On the history of the so-called Lense-Thirring effect.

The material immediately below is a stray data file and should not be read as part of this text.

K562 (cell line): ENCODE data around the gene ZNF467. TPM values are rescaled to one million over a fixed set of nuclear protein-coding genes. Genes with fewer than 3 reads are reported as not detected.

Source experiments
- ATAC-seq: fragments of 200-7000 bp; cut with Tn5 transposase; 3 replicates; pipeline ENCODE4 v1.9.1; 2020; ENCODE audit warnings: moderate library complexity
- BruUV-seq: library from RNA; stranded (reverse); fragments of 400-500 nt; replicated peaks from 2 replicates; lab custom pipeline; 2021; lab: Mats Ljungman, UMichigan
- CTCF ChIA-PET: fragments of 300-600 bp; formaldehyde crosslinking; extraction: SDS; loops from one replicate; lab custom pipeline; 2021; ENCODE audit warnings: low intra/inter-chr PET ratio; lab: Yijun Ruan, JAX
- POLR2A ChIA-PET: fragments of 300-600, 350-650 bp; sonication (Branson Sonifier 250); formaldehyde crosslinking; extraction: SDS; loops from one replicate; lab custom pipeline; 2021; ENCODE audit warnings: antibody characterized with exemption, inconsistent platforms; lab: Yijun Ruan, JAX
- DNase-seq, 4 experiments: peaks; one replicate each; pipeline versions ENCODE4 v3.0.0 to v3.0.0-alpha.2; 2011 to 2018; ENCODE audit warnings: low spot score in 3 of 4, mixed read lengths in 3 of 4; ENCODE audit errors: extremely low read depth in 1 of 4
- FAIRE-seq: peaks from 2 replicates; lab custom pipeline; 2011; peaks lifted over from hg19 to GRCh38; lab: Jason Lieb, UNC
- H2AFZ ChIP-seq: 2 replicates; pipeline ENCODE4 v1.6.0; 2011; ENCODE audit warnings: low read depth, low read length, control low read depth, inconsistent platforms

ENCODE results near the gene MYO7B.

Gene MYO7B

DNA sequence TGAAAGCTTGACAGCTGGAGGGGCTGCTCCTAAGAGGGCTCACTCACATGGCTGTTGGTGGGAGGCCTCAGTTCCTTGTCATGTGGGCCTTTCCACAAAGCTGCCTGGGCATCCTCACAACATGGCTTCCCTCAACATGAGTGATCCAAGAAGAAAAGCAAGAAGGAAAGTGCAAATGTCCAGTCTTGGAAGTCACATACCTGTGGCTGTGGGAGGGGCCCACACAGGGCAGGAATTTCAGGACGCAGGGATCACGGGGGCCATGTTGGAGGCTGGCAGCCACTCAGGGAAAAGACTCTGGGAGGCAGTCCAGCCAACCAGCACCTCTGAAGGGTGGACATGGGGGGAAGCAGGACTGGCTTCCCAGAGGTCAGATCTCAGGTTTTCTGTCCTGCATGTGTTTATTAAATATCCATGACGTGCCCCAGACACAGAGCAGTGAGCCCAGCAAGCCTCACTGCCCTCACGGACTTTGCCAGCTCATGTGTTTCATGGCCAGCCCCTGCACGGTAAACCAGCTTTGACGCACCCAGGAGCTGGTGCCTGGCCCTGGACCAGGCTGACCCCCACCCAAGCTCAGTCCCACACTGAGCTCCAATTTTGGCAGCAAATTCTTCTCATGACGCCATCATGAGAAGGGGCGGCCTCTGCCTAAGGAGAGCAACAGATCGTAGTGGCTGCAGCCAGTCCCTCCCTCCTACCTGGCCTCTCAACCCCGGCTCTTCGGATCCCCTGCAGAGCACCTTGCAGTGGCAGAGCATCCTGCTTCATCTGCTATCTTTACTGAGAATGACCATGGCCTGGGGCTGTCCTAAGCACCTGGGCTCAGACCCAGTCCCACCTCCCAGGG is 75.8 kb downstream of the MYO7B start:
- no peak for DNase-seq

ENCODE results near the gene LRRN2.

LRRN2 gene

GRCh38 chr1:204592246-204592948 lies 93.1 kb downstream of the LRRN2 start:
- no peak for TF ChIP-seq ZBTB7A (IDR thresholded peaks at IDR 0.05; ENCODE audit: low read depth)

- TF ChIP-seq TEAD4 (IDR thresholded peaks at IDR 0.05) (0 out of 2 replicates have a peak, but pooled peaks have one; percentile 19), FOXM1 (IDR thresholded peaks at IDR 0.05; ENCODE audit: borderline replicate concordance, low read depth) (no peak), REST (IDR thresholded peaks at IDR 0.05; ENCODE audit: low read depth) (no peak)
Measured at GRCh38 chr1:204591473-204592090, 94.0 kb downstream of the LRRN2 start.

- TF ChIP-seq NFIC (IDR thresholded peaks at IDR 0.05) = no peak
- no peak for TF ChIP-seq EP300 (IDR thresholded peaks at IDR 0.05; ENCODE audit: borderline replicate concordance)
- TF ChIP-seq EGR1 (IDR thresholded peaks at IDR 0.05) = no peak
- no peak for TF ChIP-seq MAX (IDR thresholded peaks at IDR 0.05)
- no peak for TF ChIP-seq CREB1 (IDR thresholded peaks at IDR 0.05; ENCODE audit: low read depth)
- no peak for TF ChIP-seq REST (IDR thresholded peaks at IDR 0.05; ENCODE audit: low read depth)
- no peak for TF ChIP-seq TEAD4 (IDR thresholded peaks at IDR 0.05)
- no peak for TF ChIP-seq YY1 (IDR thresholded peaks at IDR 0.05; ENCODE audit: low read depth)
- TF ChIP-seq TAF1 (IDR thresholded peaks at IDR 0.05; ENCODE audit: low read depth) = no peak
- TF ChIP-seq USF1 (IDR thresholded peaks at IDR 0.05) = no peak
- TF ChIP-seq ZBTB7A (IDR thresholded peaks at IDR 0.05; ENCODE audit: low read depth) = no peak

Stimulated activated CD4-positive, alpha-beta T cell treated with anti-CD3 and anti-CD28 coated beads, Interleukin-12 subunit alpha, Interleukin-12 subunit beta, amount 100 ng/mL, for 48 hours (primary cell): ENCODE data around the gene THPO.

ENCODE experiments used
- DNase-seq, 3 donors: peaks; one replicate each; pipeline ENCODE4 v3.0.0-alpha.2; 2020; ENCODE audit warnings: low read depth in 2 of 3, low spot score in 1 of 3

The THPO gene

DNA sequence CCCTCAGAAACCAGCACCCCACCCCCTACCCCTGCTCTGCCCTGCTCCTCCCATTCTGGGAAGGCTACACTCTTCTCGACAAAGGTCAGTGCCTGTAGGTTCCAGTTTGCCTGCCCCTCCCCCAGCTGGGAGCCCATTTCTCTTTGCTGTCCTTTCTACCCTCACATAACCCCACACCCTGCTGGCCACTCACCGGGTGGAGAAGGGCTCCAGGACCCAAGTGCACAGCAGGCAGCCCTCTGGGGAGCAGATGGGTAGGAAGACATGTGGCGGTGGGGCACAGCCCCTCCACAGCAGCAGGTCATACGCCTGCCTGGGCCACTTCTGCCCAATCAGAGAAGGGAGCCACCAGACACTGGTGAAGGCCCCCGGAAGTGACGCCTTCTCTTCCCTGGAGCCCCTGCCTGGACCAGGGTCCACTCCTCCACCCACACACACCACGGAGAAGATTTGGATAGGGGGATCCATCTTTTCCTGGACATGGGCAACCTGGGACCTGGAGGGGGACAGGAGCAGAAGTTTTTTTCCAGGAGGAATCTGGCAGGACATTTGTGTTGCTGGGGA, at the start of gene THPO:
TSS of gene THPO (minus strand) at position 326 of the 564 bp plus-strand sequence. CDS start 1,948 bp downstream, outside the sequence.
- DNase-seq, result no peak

Some historical documents, especially the Einstein-Besso manuscript from 1913, an extensive notebook by Hans Thirring from 1917, and a correspondence between Thirring and Albert Einstein in the year 1917 reveal that most of the merit of the so-called Lense-Thirring effect of general relativity belongs to Einstein. Besides this ``central story" of the effect, we comment shortly on some type of prehistory, with contributions by Mach, Benedikt and Immanuel Friedlaender, and August Foeppl, and we follow the later history of the problem of a correct centrifugal force inside a rotating mass shell which was resolved only relatively recently. We also shortly comment on recent possibilities to confirm the so-called Lense-Thirring effect, and the related Schiff effect, experimentally.
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